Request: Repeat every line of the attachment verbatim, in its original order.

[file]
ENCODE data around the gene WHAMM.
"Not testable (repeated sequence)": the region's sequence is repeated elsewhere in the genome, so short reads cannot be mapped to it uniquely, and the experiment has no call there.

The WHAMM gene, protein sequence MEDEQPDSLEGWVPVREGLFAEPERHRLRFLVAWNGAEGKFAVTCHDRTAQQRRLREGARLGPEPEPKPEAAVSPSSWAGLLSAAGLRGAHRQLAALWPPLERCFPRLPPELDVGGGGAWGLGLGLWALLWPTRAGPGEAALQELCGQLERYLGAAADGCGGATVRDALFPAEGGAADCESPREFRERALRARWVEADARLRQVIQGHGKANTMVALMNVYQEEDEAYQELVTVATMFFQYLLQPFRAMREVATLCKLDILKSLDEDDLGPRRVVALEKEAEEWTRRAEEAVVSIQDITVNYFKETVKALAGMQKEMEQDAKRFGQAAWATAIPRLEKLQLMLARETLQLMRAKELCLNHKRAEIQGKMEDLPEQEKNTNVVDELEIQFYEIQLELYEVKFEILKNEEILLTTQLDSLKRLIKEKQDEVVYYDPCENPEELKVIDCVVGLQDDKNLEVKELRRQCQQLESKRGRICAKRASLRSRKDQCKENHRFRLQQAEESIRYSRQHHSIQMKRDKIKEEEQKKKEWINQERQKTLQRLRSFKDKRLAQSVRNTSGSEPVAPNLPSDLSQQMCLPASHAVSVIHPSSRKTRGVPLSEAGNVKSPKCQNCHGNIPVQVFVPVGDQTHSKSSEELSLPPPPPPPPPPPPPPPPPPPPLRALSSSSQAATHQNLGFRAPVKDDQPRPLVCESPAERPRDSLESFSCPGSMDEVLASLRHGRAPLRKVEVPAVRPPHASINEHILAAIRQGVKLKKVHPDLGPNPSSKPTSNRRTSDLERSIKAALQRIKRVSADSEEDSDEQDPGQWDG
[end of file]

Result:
ENCODE data around the gene WHAMM.
"Not testable (repeated sequence)": the region's sequence is repeated elsewhere in the genome, so short reads cannot be mapped to it uniquely, and the experiment has no call there.

The WHAMM gene, protein sequence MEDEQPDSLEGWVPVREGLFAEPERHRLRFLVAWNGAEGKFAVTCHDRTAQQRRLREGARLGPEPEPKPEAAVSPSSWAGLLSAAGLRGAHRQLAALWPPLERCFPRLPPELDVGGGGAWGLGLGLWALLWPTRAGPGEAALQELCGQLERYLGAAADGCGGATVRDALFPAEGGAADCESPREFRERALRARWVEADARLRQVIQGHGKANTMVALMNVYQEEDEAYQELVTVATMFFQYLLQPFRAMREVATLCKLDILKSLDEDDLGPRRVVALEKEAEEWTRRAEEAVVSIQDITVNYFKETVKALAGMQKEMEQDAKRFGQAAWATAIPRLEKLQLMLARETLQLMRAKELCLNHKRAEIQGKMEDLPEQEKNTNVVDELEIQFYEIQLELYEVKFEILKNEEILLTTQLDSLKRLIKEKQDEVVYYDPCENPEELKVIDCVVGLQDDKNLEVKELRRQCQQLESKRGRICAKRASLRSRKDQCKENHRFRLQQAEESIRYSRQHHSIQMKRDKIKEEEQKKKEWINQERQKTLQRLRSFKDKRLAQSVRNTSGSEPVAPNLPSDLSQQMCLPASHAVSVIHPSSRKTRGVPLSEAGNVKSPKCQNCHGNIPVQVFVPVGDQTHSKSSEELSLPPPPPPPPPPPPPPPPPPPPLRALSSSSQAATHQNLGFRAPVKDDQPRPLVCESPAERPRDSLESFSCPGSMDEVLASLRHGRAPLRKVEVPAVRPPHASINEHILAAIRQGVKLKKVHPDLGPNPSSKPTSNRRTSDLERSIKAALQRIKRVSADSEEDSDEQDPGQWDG